Author(s): John Fahey
The first systematic account of Australian intelligence operations in the early 20th century offers fascinating new insights into Australian politics and international relations.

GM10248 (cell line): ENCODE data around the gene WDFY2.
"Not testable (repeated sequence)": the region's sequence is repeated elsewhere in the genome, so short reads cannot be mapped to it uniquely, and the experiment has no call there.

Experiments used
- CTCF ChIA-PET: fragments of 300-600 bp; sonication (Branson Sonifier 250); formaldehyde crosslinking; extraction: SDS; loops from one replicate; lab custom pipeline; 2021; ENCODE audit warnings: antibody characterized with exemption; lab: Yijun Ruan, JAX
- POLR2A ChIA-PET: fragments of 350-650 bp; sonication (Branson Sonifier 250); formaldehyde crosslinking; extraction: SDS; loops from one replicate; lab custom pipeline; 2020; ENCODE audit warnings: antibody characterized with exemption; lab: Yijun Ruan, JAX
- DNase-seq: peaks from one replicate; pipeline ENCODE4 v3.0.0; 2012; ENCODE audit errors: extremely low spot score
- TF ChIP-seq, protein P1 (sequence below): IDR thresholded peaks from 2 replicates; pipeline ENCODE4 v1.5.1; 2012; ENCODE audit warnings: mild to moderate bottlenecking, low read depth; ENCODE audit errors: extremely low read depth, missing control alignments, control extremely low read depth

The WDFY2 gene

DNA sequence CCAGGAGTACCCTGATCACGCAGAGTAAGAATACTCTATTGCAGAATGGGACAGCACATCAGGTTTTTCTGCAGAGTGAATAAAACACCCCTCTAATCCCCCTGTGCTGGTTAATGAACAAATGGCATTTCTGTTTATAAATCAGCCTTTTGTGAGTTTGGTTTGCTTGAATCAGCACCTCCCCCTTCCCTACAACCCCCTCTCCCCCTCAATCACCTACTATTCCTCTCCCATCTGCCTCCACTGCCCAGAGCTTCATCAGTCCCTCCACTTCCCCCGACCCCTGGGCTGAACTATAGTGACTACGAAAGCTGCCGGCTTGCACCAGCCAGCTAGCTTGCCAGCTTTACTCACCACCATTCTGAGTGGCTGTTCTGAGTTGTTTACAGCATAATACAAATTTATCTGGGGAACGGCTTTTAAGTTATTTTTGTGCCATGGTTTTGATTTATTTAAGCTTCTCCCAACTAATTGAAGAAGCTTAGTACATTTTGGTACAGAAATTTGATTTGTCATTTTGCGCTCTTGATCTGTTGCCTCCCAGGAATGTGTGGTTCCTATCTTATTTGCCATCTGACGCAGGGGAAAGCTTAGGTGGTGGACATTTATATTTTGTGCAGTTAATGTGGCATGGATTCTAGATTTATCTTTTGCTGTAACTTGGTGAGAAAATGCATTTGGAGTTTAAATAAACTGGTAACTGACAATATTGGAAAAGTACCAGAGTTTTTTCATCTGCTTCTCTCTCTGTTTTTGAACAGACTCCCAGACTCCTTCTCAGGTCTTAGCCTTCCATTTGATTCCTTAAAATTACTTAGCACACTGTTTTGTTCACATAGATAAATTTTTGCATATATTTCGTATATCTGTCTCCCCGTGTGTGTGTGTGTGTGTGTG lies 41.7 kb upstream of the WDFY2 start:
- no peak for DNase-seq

Australia was born with its eyes wide open. Although politicians spoke publicly of loyalty to Britain and the empire, in secret they immediately set about protecting Australia's interests from the Germans, the Japanese - and from Britain itself. As an experienced intelligence officer, John Fahey knows how the security services disguise their activities within government files. He has combed the archives to compile the first account of Australia's intelligence operations in the years from Federation to the end of World War II. He tells the stories of dedicated patriots who undertook dangerous operations to protect their new nation, despite a lack of training and support. He shows how the early adoption of advanced radio technology by Australia contributed to the war effort in Europe. He also exposes the bureaucratic mismanagement in World War II that cost many lives, and the leaks that compromised Australia's standing with its wartime allies so badly that Australia was nearly expelled from the Anglo-Saxon intelligence network. Australia's First Spies shows Australia always has been a far savvier operator in international affairs than much of the historical record suggests, and it offers a glimpse into the secret history of the nation. 'Fills a major gap in the history of Australian intelligence organisations.' - Professor David Horner, author of The Spy Catchers: The Official History of ASIO 1949-1963 'Great intelligence is often shared by great story telling, and John Fahey shares a great story in Australia's First Spies.' - Rear Admiral Paul Becker, USN (Retired), Former Director for Intelligence of the U.S. Pacific Command and Joint Chiefs of Staff.